The single activity we spend most of our time engaged in is sleeping. In fact on average we spend about eight hours a day (that’s 2,688 hours per year) sleeping, devoting around a third of our life to this one occupation. But what are the reasons for this and what impact does disturbed or deprived sleep play on our ability to perform physically?
Resting is only one reason why we sleep, as during this time we are in a transient state where we learn and process information, too. We need it so much that if we miss one night of sleep our body tries to recover what was lost during subsequent nights. Without sleep, we feel weak and dull, and underachieve both mentally and physically. However, feeling tired can feel normal after a short time, tricking us into thinking we are unaltered from previous states, when in actual fact we have physically and mentally dropped down a level.
We only begin to notice changes when we see that our cycling is beginning to be affected – maybe our performance times are going up, we can no longer stay with the chain gang on a Saturday ride, or we start to lose interest altogether and not go out on the bike. It is at this point when we need to consider what is happening to cause these changes. Usually the starting point is our sleep patterns.
Research has repeatedly shown that those who have disturbed sleep will incur negative effects on their alertness, mood and physical performance over time. There are several theories as to why we need sleep, ranging from the reorganisation and storage of information gained throughout the day, enabling the retention of memory and consolidation of information, to the release of key hormones and tissue restitution that aid in the recovery and adaptation processes our body requires after a busy day.
Quality as well as quantity counts
With the average daily sleep cycle lasting around 7-9 hours in adulthood, evidence would appear to suggest that deprived and disturbed sleep will alter our physiological status. However, duration is not the only characteristic of a good night’s sleep, as restfulness, which is indicated by relative movements, and latency, indicated by the time between lights out and the first stage of true sleep (which usually accounts for about 50% of total sleep), both also have an impact on the quality of sleep. Sweet dreams: a good night’s sleep will help ensure that your cycling performance doesn’t suffer
Investigating the effects of sleep disturbance on subsequent cycling performance, researchers have found that following different nights’ sleep, which included a partial sleep disturbance in the middle of the night, findings revealed that partial sleep had significant negative effects on both cardiovascular and respiratory measures during submaximal and maximal exercise. Others have suggested that such short-term disturbances, such as that encountered following a single night’s sleep, may have little if no physical effects, but impair mental functioning, which could have an indirect link to physical performance.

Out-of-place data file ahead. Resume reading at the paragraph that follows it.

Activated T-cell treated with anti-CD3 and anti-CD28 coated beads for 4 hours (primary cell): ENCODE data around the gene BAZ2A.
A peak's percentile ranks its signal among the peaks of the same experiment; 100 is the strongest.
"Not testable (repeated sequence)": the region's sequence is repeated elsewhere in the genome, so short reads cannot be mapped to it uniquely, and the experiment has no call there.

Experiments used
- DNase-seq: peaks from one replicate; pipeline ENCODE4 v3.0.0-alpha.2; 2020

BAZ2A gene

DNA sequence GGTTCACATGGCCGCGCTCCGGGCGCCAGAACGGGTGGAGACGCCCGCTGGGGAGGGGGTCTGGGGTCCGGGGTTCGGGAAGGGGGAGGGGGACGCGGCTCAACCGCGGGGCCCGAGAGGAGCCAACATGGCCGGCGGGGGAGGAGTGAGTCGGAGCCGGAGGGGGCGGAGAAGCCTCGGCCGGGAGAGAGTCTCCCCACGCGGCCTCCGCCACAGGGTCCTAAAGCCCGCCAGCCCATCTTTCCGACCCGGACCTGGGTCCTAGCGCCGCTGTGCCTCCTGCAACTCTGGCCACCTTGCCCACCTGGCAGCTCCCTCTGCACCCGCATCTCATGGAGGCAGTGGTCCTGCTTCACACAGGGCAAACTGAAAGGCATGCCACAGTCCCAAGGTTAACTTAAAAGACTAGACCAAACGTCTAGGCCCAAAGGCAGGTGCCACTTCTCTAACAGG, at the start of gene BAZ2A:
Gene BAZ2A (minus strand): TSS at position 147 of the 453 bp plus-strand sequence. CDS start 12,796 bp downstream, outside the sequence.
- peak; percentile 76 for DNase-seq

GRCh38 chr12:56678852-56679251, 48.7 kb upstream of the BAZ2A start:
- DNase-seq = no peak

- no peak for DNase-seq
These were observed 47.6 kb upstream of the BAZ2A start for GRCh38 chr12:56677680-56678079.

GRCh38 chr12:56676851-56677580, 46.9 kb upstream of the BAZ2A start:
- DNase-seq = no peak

Lack of sleep affects cardiovascular performance
The principle that experts do agree on is the effect of accumulative sleep disturbances on our ability to undertake meaningful physical performance and to recover from and adapt to our cycling sessions. Evidence has pointed to the fact that we can expect to lose as much as 11 percent of our cardiovascular performance as a result of prolonged alternations in our sleep patterns. Studies show that 30-36 hours of sleep deprivation can result in such loss.
So if you need eight hours’ sleep a night yet only get six or you are continually restless throughout the night, you will accumulate enough sleep debt over a period of time that can significantly reduce your physical and mental performance, directly impacting on your cycling and recovery from sessions. It is generally thought that exercise promotes sleep, but often we introduce factors into our lives that have a negative effect rather than positive.
By minimising excess fluid intake, particularly caffeine and alcohol close to bedtime, eating evening meals at a regular time a few hours before resting the head, not undertaking strenuous exercise too late in the evening, ensuring that the sleeping environment is relaxing, avoiding television just before lights out and preventing mid-evening naps, you can optimise your chances of having an undisturbed 7-9 hours each night – recharging your batteries and benefiting from the essential recovery processes your body needs to go through.